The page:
Get a grip on improving your cycling skills (and more)
By “weak grip” I am not referring to the force you can generate with your hands and forearms, although that is also important, but to their “stamina”; that is, how long they are able to perform at the highest level before they begin to tire. If you have poor grip, it can slow you down when pedaling because when your hands and forearms get tired, it will take more effort to hold on to the handlebars and apply the brakes. As a result, you risk driving slower and more cautiously and, in the worst case, having an accident because your braking was too slow or ineffective. This is especially important for gravel racing, endurance mountain biking or long tours with long and demanding descents.
The different types of grips can be classified into three categories: squeeze grip, support grip and pinch grip. The crush grip is used when you squeeze something between your fingers and palm, like a rubber ball, for example, or when you grip the handlebars firmly. Support grip is when you hold or carry things in a grip, such as when carrying a suitcase, or when hanging from things, such as a chin bar. Finally, the pinch grip is when you grab something between your thumb and your fingers, like a book or a clothespin.
Here are some exercises you can perform to improve your grip strength. The best way is to lift heavy objects, like yourself. That’s why simply hanging from a chin bar is a great way to strengthen your grip. You don’t even have to do pull-ups; just hanging there, not touching the ground, does wonders. And it can also help relieve pressure on your back if you have been sitting or standing for a long time. Do five hangs a day with one to two minute rest periods in between.
You can do a similar exercise with dumbbells. Hold one in each hand with your arms hanging by your sides. Resist the temptation to lift them; simply hold them as if you were carrying buckets of fresh milk (hence the name of this exercise: the farmer’s carry). Hold the position for a minute or a minute and a half and do five repetitions. How much should dumbbells weigh? Ideally, both should equal half your body weight.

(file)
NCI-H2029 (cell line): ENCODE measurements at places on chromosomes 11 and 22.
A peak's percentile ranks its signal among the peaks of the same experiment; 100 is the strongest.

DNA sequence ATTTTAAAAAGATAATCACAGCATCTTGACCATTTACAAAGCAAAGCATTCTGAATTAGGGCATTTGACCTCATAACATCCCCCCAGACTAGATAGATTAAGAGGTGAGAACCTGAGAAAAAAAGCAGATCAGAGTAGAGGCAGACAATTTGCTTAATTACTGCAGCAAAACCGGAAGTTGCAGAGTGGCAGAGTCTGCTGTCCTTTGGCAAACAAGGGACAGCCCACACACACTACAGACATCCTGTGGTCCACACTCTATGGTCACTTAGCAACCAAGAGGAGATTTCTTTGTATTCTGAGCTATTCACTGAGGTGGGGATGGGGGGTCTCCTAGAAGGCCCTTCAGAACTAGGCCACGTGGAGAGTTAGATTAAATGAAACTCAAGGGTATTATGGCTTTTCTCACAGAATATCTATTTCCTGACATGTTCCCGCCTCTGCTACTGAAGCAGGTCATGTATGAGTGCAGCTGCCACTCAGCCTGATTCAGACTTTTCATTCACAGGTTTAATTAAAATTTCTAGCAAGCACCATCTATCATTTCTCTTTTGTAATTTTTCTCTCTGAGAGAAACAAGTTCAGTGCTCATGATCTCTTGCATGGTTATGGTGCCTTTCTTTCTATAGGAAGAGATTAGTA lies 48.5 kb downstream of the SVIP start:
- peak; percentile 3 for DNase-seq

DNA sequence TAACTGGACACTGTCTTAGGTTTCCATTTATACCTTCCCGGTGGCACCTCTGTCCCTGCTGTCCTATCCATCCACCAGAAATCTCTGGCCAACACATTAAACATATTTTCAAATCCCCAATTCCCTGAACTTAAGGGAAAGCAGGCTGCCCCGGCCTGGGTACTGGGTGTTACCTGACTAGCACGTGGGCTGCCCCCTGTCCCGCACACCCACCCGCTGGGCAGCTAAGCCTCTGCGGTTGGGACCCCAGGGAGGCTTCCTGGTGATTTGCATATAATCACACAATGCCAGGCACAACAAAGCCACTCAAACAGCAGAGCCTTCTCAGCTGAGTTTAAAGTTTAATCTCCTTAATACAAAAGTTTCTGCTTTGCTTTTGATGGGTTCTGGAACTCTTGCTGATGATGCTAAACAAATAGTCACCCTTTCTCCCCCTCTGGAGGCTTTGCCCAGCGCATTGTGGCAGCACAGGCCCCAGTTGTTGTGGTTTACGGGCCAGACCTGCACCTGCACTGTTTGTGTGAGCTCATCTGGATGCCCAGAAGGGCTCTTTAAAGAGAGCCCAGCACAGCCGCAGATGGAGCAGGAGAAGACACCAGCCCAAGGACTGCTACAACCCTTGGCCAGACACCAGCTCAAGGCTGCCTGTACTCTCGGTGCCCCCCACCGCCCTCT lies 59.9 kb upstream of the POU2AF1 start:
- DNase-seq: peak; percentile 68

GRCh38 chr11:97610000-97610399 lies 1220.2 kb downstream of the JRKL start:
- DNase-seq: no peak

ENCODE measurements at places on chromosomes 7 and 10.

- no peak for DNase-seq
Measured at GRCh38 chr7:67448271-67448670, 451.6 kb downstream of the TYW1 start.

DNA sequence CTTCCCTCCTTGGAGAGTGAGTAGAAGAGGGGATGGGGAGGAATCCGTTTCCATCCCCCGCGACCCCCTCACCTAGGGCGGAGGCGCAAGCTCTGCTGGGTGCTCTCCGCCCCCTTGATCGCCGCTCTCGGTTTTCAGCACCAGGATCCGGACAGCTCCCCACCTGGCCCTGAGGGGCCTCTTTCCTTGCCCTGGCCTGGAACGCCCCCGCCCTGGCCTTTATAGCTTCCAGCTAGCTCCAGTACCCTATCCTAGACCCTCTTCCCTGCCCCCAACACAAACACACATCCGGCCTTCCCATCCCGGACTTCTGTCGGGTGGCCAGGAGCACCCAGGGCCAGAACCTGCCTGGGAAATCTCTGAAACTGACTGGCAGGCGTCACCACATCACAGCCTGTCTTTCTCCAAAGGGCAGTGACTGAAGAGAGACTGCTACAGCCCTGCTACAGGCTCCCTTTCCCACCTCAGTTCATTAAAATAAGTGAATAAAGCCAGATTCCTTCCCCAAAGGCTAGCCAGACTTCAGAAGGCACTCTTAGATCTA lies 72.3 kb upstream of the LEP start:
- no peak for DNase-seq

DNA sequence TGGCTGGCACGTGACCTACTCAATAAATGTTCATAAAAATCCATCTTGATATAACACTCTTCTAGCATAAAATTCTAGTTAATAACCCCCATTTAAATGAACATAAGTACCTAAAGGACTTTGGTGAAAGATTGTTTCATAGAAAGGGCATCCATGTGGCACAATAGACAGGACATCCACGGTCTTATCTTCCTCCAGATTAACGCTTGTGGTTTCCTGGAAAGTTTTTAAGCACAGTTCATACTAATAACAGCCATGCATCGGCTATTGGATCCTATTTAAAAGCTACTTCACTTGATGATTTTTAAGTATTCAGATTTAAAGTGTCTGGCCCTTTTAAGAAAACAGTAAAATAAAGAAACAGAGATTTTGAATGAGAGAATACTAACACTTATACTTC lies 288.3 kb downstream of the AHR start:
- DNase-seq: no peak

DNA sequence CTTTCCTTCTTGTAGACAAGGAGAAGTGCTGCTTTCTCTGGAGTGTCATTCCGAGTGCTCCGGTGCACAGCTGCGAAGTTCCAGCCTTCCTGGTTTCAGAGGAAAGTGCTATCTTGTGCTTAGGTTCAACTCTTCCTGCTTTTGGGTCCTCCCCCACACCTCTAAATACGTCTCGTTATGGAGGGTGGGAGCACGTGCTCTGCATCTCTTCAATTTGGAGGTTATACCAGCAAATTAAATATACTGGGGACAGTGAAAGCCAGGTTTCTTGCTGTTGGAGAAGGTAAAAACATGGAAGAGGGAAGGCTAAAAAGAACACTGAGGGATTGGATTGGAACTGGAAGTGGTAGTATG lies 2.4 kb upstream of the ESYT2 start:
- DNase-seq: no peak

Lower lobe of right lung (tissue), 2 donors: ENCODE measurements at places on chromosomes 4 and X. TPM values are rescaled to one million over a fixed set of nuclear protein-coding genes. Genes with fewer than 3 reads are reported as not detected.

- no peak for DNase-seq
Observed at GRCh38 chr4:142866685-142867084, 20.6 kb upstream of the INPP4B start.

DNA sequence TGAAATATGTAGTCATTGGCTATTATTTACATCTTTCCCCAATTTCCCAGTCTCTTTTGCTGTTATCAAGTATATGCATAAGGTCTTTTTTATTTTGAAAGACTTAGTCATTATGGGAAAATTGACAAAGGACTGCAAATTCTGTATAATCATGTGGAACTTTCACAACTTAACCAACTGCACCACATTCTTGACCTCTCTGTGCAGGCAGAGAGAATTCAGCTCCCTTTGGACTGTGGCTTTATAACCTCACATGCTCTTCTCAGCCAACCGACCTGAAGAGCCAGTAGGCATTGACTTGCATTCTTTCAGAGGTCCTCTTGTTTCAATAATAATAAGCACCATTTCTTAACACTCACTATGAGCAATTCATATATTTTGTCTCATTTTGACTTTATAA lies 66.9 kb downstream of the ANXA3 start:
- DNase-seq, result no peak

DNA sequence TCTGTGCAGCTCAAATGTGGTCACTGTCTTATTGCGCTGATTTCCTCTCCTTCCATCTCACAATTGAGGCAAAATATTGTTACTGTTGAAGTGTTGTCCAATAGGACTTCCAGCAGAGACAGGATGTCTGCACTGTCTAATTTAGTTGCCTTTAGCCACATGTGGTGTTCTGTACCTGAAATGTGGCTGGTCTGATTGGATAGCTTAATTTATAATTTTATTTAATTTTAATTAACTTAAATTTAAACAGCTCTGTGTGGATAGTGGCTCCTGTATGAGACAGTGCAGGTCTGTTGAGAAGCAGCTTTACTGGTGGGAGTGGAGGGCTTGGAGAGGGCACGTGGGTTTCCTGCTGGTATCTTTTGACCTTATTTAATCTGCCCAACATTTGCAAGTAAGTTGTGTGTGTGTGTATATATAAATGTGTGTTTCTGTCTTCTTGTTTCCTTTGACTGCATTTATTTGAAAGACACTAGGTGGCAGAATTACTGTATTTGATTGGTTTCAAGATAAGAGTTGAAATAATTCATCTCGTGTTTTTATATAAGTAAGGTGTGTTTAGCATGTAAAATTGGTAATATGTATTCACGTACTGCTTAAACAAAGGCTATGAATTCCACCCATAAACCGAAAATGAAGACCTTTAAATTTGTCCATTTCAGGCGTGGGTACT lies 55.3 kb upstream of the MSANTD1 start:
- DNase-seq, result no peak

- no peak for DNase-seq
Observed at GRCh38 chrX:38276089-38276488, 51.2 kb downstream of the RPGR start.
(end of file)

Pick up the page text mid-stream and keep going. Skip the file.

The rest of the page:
The final exercise is called the pinch twist. You will need something heavy that you can still lift with your fingertips, like a copy of War and peace, thick cookbook, or similar item. Place it on the floor, grab it in a pinch grip, and lift it off the floor as you stand up. Hold the object straight in front of you, then alternately twist your wrist so that your palm faces up then down ten times and switch hands. Repeat the entire exercise five times.
Improving your grip strength is not only important for your cycling, but it can also improve lifespan. A recent study in the Journal of the American Geriatrics Society examined 5,000 women and followed them for five years to assess the effects of a number of factors (weight loss and gain, smoking and, yes, grip strength) on their death rates.
Surprisingly, they determined that having better grip strength and scoring higher on short physical performance tests (SPPB) were associated with lower death rates. So if you want to ride better and live longer, hang in there!